Hundreds of thousands of British Airways passengers are set to see their travel plans upended again after the airline announced it would cancel more than 10,000 flights until the end of October.
At the same time there have been more votes by rail unions to strike at operators including LNER, potentially adding to summer transport disruption.
BA said its move was designed to “protect holiday flights” after the chaos witnessed over the Easter and half-term breaks due to a lack of staff at airlines and airports.
It will scrap an average of about 100 flights a day as it continues to struggle to deliver its schedule amid labor shortages and threatened strikes at its main Heathrow hub.
BA said all of the affected flights in the latest round of cancellations would be short-haul, where there are more multiple daily departures on major city routes.
It follows a similar number of pre-emptive cancellations made in early May for the entire summer season, and comes on top of a relatively small number – about 650 – axed from the July schedules last week.
The airline said the whole aviation industry “continues to face significant challenges, and we’re completely focused on building resilience into our operation to give customers the certainty they deserve.”
The latest trimming of the schedules, which has taken out almost one in seven of BA flights originally on sale, has been enabled by the government’s “slot amnesty”, announced last month.
That has allowed BA and others to reduce their operations this year without forfeiting the right to valuable landing slots at Heathrow and other busy airports, which normally have a “use it or lose it” rule.
BA said: “The government recently decided to give the whole industry slot alleviation to minimize potential disruption this summer. While taking further action is not where we wanted to be, it’s the right thing to do for our customers and our colleagues. This new flexibility means that we can further reduce our schedule and consolidate some of our quieter services so that we can protect as many of our holiday flights as possible.”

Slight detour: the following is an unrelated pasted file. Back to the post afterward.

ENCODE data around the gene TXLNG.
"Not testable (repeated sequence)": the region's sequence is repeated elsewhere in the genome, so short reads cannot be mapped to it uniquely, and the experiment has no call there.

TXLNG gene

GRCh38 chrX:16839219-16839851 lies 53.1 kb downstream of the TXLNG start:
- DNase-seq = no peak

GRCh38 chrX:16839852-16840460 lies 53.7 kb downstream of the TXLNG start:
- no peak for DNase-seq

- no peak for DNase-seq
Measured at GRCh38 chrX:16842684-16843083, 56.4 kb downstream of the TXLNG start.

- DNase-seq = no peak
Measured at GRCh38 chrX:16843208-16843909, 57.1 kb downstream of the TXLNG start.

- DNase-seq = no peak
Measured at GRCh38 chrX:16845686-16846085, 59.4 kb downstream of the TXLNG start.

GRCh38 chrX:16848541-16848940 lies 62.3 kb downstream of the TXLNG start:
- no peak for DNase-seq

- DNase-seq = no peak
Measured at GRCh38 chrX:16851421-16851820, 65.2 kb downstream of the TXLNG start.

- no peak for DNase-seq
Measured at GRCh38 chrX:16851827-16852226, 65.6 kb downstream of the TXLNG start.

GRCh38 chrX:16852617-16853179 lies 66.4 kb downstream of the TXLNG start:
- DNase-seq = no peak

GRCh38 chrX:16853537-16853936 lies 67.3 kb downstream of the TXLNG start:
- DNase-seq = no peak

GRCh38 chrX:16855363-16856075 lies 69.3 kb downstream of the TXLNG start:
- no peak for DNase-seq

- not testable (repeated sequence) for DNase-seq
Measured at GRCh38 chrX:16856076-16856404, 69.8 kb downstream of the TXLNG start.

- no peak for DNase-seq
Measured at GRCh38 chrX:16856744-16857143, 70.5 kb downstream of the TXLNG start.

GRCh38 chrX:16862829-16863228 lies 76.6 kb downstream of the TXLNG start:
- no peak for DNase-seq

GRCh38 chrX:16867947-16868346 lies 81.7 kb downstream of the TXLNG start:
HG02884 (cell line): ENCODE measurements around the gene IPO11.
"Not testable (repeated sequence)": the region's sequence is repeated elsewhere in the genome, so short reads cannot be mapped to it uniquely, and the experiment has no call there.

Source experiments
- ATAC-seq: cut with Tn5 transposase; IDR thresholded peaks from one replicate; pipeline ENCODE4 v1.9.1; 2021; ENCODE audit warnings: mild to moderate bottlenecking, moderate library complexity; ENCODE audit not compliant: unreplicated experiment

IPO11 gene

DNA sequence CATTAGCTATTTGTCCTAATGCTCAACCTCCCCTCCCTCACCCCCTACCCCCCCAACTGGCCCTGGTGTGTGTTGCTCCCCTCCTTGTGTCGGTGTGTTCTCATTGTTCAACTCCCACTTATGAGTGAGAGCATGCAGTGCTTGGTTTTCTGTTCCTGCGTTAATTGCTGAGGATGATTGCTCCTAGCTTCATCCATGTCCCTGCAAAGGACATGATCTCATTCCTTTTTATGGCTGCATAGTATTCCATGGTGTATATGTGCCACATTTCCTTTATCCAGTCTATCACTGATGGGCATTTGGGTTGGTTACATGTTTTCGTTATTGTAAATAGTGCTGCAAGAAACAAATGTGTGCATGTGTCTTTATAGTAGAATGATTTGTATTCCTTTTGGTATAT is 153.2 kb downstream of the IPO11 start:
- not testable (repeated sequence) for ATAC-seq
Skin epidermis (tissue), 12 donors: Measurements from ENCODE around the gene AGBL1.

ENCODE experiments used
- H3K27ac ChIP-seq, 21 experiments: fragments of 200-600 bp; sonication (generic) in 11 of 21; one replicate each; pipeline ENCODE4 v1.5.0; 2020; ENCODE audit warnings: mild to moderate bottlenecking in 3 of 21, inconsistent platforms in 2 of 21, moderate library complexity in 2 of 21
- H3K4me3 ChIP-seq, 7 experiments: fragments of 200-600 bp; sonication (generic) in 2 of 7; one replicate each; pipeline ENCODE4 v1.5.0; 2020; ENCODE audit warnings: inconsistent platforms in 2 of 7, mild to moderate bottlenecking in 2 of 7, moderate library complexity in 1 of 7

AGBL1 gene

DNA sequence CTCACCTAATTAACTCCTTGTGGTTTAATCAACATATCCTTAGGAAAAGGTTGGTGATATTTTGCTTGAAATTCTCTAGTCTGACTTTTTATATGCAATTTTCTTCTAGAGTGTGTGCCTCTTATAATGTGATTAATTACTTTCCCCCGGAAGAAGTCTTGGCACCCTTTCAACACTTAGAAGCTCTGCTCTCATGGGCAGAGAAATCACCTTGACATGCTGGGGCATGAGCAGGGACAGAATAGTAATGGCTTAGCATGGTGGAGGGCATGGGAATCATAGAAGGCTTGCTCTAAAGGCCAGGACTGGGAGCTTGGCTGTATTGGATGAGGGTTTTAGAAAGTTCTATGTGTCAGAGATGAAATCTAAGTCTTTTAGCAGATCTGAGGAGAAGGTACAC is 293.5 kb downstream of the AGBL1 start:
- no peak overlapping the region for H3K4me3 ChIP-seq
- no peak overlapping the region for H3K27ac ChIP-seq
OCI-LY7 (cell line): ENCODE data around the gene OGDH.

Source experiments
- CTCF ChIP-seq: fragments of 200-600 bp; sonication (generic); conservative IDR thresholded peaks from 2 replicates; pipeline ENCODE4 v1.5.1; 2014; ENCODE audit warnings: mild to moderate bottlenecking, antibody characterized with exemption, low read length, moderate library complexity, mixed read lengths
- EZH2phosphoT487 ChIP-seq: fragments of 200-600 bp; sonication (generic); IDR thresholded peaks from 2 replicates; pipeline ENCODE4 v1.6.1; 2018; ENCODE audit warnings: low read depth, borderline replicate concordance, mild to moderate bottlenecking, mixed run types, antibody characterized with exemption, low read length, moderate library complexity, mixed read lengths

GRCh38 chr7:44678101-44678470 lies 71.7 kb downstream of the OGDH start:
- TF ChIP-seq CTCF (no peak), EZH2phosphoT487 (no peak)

It said most flights were unaffected and the majority of customers would get away as planned, but it added: “We don’t underestimate the impact this will have and we’re doing everything we can to get their travel plans back on track. We’re in touch to apologize and offer rebooking options for new flights with us or another airline as soon as possible or issue a full refund.”
Meanwhile, hundreds more staff at three train operating companies have voted for industrial action, potentially increasing the impact of rail strikes this summer.
Members of the TSSA union at LNER, the long-distance East Coast operator, and the Essex commuter service c2c have voted to go on strike, while those at Northern have voted for action short of a strike. The ballot results follow similar votes for strikes at CrossCountry and East Midlands on Tuesday, and Avanti last week.
The union said it would not immediately call dates for industrial action but would consider next steps with workplace representatives at each operator. It has previously suggested action could be timed to affect the Commonwealth Games in Birmingham at the end of the month.
TSSA’s members range across various roles for train companies, including station and ticket office, customer services, train control and management.
The union’s membership at Network Rail are largely in the managerial grades who worked as contingency staff when signallers in the RMT union went on strike last month, allowing a limited number of trains to run on major lines. A coordinated walkout could bring services to a complete halt. The result of the TSSA strike ballot at Network Rail is due on Monday.
The Aslef union, representing train drivers, will announce the results of votes at nine train operating companies on the same day, while the RMT union, representing 40,000 rail workers across 13 train operators and Network Rail, resumes talks to settle its dispute on Monday.